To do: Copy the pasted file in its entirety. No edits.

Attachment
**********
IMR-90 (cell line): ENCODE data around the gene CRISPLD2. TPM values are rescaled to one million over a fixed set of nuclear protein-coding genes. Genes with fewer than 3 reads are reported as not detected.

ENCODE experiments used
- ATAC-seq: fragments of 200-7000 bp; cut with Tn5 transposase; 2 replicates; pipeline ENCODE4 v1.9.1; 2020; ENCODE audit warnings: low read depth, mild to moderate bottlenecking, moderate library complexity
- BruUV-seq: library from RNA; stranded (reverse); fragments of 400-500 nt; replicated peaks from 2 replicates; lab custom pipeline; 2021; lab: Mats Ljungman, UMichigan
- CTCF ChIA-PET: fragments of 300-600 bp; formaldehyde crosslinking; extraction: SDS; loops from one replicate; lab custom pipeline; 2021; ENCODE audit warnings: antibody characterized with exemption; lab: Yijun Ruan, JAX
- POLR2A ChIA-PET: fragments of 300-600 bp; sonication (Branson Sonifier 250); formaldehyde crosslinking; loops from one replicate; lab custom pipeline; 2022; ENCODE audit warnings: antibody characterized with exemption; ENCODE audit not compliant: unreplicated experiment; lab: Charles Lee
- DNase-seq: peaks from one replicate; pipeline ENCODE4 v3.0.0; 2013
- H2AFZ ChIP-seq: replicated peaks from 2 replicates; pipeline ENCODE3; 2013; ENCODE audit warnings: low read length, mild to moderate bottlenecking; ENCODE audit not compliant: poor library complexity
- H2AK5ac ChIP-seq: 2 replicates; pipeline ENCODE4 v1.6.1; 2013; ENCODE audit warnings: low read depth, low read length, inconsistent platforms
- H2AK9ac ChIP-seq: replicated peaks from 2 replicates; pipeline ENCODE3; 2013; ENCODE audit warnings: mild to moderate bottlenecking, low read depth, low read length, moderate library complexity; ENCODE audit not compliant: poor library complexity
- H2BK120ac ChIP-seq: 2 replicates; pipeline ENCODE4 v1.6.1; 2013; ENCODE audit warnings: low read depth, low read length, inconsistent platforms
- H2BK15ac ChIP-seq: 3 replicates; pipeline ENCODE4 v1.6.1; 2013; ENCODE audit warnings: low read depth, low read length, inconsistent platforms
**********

IMR-90 (cell line): ENCODE data around the gene CRISPLD2. TPM values are rescaled to one million over a fixed set of nuclear protein-coding genes. Genes with fewer than 3 reads are reported as not detected.

ENCODE experiments used
- ATAC-seq: fragments of 200-7000 bp; cut with Tn5 transposase; 2 replicates; pipeline ENCODE4 v1.9.1; 2020; ENCODE audit warnings: low read depth, mild to moderate bottlenecking, moderate library complexity
- BruUV-seq: library from RNA; stranded (reverse); fragments of 400-500 nt; replicated peaks from 2 replicates; lab custom pipeline; 2021; lab: Mats Ljungman, UMichigan
- CTCF ChIA-PET: fragments of 300-600 bp; formaldehyde crosslinking; extraction: SDS; loops from one replicate; lab custom pipeline; 2021; ENCODE audit warnings: antibody characterized with exemption; lab: Yijun Ruan, JAX
- POLR2A ChIA-PET: fragments of 300-600 bp; sonication (Branson Sonifier 250); formaldehyde crosslinking; loops from one replicate; lab custom pipeline; 2022; ENCODE audit warnings: antibody characterized with exemption; ENCODE audit not compliant: unreplicated experiment; lab: Charles Lee
- DNase-seq: peaks from one replicate; pipeline ENCODE4 v3.0.0; 2013
- H2AFZ ChIP-seq: replicated peaks from 2 replicates; pipeline ENCODE3; 2013; ENCODE audit warnings: low read length, mild to moderate bottlenecking; ENCODE audit not compliant: poor library complexity
- H2AK5ac ChIP-seq: 2 replicates; pipeline ENCODE4 v1.6.1; 2013; ENCODE audit warnings: low read depth, low read length, inconsistent platforms
- H2AK9ac ChIP-seq: replicated peaks from 2 replicates; pipeline ENCODE3; 2013; ENCODE audit warnings: mild to moderate bottlenecking, low read depth, low read length, moderate library complexity; ENCODE audit not compliant: poor library complexity
- H2BK120ac ChIP-seq: 2 replicates; pipeline ENCODE4 v1.6.1; 2013; ENCODE audit warnings: low read depth, low read length, inconsistent platforms
- H2BK15ac ChIP-seq: 3 replicates; pipeline ENCODE4 v1.6.1; 2013; ENCODE audit warnings: low read depth, low read length, inconsistent platforms